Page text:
TEL AVIV — Israel's Defense Ministry announced Tuesday that it signed a US $310 million contract with General Dynamics Land Systems (GDLS) to produce kits for its Namer (Leopard), a heavy troop carrier based on the indigenous Merkava Mk4 main battle tank.
Funded through annual US military assistance, the six-year contract calls for US-based production kits, with final assembly and installation of subsystems to be performed at MoD's Masha facility in Tel Hashomer, south of Tel Aviv.
In the its May 5 announcement, MoD noted that the contract with GDLS joins a $250 million previously concluded contract, also funded through US military aid, for US-built Namer engines.
"The Namer is considered to be the most heavily armored carrier in the world, and has proven its capabilities in Operation Protective Edge against myriad threats," MoD stated in reference to last summer's war in Gaza.
During the course of that conflict, MoD credited Namers deployed with infantry operating in built-up areas for saving "many lives."
GDLS was selected in October 2010 over Textron Marine and Land Systems and BAE Systems for US-based production of Namer chassis and main components.
The contract announced Tuesday follows a 2011 deal between MoD and GDLS for production tooling and an initial 111 kits, with options for another 276 vehicles based on a full production rate of some 60 per year.
Prior to last summer's war, due to budget cuts, MoD had planned to slash Namer production orders by more than half. But lessons from that war and outrage sparked when seven infantrymen were killed in an RPG attack on their 50-year-old M113 restored top procurement priority for the heavy APC.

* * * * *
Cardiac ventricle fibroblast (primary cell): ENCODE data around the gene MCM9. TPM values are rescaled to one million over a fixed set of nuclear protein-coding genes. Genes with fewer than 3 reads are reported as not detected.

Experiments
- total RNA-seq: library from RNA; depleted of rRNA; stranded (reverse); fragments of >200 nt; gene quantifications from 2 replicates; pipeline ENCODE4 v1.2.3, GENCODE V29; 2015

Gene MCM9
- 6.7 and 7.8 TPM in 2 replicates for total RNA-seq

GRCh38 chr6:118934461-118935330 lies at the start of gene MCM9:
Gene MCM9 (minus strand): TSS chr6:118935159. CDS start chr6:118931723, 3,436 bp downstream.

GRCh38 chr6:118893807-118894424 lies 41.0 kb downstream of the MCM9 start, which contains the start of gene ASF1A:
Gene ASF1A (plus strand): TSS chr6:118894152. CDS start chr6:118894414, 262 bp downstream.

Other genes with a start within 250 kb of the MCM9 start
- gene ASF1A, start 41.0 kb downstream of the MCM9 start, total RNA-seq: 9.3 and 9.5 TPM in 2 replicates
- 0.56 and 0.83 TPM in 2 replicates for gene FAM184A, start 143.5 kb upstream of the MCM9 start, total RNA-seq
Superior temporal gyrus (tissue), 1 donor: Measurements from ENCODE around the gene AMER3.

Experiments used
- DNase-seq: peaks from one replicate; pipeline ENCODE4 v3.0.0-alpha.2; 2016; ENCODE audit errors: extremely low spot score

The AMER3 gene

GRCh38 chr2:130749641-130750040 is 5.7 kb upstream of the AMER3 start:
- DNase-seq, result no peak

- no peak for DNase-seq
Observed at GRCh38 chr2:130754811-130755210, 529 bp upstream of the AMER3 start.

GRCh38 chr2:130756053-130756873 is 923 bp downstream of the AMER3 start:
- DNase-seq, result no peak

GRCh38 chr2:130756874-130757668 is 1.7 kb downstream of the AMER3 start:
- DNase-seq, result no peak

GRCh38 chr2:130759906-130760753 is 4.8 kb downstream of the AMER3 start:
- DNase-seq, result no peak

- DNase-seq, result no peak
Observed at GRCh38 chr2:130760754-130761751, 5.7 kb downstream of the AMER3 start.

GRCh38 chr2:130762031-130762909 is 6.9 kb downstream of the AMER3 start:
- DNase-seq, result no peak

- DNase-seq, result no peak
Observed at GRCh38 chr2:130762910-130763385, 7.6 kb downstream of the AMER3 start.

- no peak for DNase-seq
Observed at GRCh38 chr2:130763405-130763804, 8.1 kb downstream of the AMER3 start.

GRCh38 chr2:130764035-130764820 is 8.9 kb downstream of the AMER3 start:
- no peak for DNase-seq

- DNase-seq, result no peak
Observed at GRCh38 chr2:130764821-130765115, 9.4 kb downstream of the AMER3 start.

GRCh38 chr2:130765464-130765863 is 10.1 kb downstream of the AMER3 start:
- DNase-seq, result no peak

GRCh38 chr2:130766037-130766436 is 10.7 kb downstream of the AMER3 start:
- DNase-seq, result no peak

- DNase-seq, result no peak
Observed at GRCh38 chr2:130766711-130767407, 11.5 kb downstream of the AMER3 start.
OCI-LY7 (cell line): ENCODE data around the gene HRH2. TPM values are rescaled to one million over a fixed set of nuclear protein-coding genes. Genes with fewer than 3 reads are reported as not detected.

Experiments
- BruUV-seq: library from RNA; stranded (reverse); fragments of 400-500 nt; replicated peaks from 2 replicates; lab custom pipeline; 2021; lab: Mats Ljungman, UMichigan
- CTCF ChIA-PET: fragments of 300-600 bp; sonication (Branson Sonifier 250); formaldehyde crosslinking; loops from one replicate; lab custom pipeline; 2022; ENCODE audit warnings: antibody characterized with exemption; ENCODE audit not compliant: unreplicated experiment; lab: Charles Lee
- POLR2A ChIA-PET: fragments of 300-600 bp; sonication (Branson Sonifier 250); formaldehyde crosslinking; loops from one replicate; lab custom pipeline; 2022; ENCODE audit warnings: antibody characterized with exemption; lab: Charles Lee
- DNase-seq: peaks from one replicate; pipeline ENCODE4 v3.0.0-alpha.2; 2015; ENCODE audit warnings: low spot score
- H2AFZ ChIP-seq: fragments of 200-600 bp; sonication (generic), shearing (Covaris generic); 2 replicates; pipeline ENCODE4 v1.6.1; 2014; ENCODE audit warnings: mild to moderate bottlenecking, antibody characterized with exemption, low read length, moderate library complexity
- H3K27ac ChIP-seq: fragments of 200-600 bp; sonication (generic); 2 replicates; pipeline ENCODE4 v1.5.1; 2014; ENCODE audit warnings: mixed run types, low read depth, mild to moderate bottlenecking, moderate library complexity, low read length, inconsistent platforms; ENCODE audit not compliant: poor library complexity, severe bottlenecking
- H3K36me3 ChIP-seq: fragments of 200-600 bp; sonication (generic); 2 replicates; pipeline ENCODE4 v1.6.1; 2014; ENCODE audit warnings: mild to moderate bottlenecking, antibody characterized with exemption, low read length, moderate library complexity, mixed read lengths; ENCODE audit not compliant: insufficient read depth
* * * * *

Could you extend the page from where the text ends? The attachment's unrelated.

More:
Since its initial fielding in 2009, less than a handful of infantry brigades have been equipped with Namer. And unlike the Merkava Mk4 tanks, the heavy APCs have not yet been equipped with active protection against RPGs and anti-tank missiles.
According to today's statement by MoD, all new Namers will be equipped with the Trophy, an active protection system (APS) built by state-owned Rafael. Ltd.
Similarly, it noted that dozens of other Namer components and subsystems would be provided by local industry.
"The Merkava and Namer products include 200 plants all across Israel, which directly or indirectly employ some 10,000 workers," MoD noted.
According to MoD, Merkava-related exports account for some $700 million annually, with principalle markets in Europe, the United States and East Asia. "Every shekel invested in the project yields almost four shekels for the Israeli economy," it added.
Robin Porter, communications manager at GDLS, was unable to provide a spokesperson to comment on the MoD announcement by presstime.